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Prepatellar Bursitis

Located around the knee are small, jelly-like sacs called bursae. Bursae reduce friction between the bones and soft tissue. Prepatellar bursitis is when the bursae become swollen, causing pain and discomfort with touching or kneeling on the knee.

Prepatellar Bursitis Hero Image 2

Located around the knee are small, jelly-like sacs called bursae. Bursae reduce friction between the bones and soft tissue. Prepatellar bursitis is when the bursae become swollen, causing pain and discomfort with touching or kneeling on the knee.

What causes Prepatellar Bursitis?

You are at greater risk for this condition if you play sports such as football, basketball, or wrestling, where it’s common to fall or suffer a blow directly to the knee. This kind of injury can damage the bursae. Minor but repeated damage to the kneecap, due to constant kneeling or repeated bending of the knees, can also cause prepatellar bursitis. Runners or people who work on their knees, like plumbers or carpet layers, are prone to this condition.

Sports associated with Prepatellar Bursitis include:

• Rugby
• Wrestling
• Football
• Volleyball

Symptoms

If you have knee bursitis you may experience pain, swelling, and redness on top of the knee. People with prepatellar bursitis usually can run and jump, but experience pain when kneeling. The top of the knee may feel tender and warm to the touch, and be painful if you put pressure on it.

When to see a doctor

If you have symptoms of prepatellar bursitis, you should begin with conservative treatment such as:

• Rest: It is important to take the pressure off the front of the knee to allow the bursae to heal. Athletes, particularly those who play high impact sports, should discontinue activities that aggravate their knee. To stay active, lower impact sports such as cycling or swimming could be substituted until symptoms resolve.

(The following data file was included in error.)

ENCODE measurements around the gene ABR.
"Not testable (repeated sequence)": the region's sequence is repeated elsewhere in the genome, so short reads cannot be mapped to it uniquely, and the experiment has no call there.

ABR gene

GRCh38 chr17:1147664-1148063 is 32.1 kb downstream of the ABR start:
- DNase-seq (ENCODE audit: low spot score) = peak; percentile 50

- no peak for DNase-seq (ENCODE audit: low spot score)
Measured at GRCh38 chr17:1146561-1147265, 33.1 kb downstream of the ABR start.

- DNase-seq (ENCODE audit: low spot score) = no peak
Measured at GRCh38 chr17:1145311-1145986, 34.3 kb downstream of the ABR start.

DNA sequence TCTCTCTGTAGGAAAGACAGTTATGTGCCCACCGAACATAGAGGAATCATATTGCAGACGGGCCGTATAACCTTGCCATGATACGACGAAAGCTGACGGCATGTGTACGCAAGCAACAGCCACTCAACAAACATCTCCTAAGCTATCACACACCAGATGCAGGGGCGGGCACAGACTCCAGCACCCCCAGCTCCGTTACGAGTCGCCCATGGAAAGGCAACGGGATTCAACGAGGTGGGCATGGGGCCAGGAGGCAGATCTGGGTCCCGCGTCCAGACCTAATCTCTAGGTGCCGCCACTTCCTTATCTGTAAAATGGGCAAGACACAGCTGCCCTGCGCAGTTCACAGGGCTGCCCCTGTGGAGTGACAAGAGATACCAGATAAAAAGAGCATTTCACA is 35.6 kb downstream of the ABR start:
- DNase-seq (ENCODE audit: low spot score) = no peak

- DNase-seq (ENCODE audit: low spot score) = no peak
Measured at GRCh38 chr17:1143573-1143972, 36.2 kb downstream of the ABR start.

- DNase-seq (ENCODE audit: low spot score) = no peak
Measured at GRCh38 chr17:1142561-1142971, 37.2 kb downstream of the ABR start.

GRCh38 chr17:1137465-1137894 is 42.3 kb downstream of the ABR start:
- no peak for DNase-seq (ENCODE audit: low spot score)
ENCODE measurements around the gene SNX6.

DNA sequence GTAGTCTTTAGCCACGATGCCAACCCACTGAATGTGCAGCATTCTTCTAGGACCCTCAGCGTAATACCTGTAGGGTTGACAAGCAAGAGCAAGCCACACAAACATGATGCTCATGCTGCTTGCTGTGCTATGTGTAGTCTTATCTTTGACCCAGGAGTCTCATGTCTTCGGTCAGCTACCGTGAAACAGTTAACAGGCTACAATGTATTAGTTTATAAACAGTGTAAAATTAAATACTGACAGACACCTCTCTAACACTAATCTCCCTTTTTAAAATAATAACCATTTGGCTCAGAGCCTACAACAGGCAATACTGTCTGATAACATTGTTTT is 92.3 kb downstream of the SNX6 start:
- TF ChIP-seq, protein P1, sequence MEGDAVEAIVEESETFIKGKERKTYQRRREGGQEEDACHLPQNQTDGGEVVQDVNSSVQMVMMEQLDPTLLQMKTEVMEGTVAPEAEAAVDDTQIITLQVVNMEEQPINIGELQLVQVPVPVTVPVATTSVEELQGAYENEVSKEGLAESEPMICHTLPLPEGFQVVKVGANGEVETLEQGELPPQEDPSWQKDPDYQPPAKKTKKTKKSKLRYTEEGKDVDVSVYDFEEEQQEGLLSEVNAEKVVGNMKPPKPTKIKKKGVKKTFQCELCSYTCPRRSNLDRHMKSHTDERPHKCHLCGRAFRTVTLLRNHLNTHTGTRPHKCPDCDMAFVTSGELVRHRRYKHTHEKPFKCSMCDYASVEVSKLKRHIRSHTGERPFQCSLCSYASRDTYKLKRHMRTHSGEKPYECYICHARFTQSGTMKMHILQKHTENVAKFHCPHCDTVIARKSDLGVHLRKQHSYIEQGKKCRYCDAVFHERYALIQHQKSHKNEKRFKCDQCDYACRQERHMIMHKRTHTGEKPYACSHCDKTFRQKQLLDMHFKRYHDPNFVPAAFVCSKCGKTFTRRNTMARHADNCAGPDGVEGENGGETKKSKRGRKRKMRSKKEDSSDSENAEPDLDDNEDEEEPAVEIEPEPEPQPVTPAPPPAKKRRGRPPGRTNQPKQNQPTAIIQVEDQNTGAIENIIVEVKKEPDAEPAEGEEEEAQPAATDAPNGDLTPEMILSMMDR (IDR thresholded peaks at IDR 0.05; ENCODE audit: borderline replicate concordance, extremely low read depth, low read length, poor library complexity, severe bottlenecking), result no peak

• Ice: Applying ice or a cold compress to your knee three or four times a day for 20 minutes can help reduce swelling and alleviate symptoms.
Medication: Over-the-counter (OTC) medications, like Aspirin or another nonsteroidal anti-inflammatory drug (NSAID) like ibuprofen or Naproxen, can help alleviate symptoms.

Non-operative treatment

If your symptoms persist, you should see your doctor. He/She will want to inspect your knee, comparing it to your healthy knee and checking for swelling and range of motion. People with bursitis usually retain a full range of motion and do not experience severe pain, and swelling typically occurs only on the top of the knee.

Usually, knee bursitis can be diagnosed with a patient interview and physical examination. Diagnostic tests, such as an x-ray or other imaging tests, are typically not needed. However, your doctor may order a test to rule out a fracture or other injury. If your knee is warm or there is drainage from the bursae, there may be an infection in the bursae. In that case, your doctor may take some fluid out of the sac and have it analyzed to make sure there is no infection.

Surgical Treatment

When conservative treatments such as rest, ice, and nonsteroidal anti-inflammatory drugs (NSAIDs) do not work, your doctor may remove the fluid from the bursae with a needle. This is called an aspiration. In many cases, this results in relief of the condition. However, occasionally the fluid returns and the procedure needs to be repeated.

Very rarely, surgical treatment of prepatellar bursitis is needed. This is only necessary if conservative treatment did not resolve the problem. The operation involves making a small incision over the swollen bursa and removing it.

Recovery

Recovery time after prepatellar bursitis is hard to predict. With non-operative treatment, recovery is measured in days to weeks. If surgery is needed, then full recovery may take up to three months.

Athletes should consider wearing a knee pad as they resume high impact sports to help prevent recurring cases of bursitis.

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